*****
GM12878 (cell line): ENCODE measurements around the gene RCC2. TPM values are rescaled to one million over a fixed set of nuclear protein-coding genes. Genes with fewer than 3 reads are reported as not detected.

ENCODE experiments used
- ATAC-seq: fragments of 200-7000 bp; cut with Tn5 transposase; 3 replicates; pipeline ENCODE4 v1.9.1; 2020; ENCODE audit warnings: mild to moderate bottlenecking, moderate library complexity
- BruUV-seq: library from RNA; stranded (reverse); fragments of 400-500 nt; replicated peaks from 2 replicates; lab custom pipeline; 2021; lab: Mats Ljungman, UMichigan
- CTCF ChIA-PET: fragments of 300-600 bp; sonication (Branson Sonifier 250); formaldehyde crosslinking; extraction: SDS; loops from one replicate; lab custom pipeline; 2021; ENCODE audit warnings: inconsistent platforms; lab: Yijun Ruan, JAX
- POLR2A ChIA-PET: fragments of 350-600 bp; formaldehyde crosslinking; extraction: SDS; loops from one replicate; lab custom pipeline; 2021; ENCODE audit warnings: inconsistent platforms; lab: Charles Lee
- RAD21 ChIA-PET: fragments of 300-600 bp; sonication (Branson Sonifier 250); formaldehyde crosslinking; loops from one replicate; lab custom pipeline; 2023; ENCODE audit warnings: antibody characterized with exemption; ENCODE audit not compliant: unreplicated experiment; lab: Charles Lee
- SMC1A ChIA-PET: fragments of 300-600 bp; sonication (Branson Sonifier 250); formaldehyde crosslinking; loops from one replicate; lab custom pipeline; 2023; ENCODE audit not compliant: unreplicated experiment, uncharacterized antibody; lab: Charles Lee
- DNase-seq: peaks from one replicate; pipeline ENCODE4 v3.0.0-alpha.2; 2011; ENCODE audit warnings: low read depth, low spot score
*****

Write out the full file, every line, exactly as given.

GM12878 (cell line): ENCODE measurements around the gene RCC2. TPM values are rescaled to one million over a fixed set of nuclear protein-coding genes. Genes with fewer than 3 reads are reported as not detected.

ENCODE experiments used
- ATAC-seq: fragments of 200-7000 bp; cut with Tn5 transposase; 3 replicates; pipeline ENCODE4 v1.9.1; 2020; ENCODE audit warnings: mild to moderate bottlenecking, moderate library complexity
- BruUV-seq: library from RNA; stranded (reverse); fragments of 400-500 nt; replicated peaks from 2 replicates; lab custom pipeline; 2021; lab: Mats Ljungman, UMichigan
- CTCF ChIA-PET: fragments of 300-600 bp; sonication (Branson Sonifier 250); formaldehyde crosslinking; extraction: SDS; loops from one replicate; lab custom pipeline; 2021; ENCODE audit warnings: inconsistent platforms; lab: Yijun Ruan, JAX
- POLR2A ChIA-PET: fragments of 350-600 bp; formaldehyde crosslinking; extraction: SDS; loops from one replicate; lab custom pipeline; 2021; ENCODE audit warnings: inconsistent platforms; lab: Charles Lee
- RAD21 ChIA-PET: fragments of 300-600 bp; sonication (Branson Sonifier 250); formaldehyde crosslinking; loops from one replicate; lab custom pipeline; 2023; ENCODE audit warnings: antibody characterized with exemption; ENCODE audit not compliant: unreplicated experiment; lab: Charles Lee
- SMC1A ChIA-PET: fragments of 300-600 bp; sonication (Branson Sonifier 250); formaldehyde crosslinking; loops from one replicate; lab custom pipeline; 2023; ENCODE audit not compliant: unreplicated experiment, uncharacterized antibody; lab: Charles Lee
- DNase-seq: peaks from one replicate; pipeline ENCODE4 v3.0.0-alpha.2; 2011; ENCODE audit warnings: low read depth, low spot score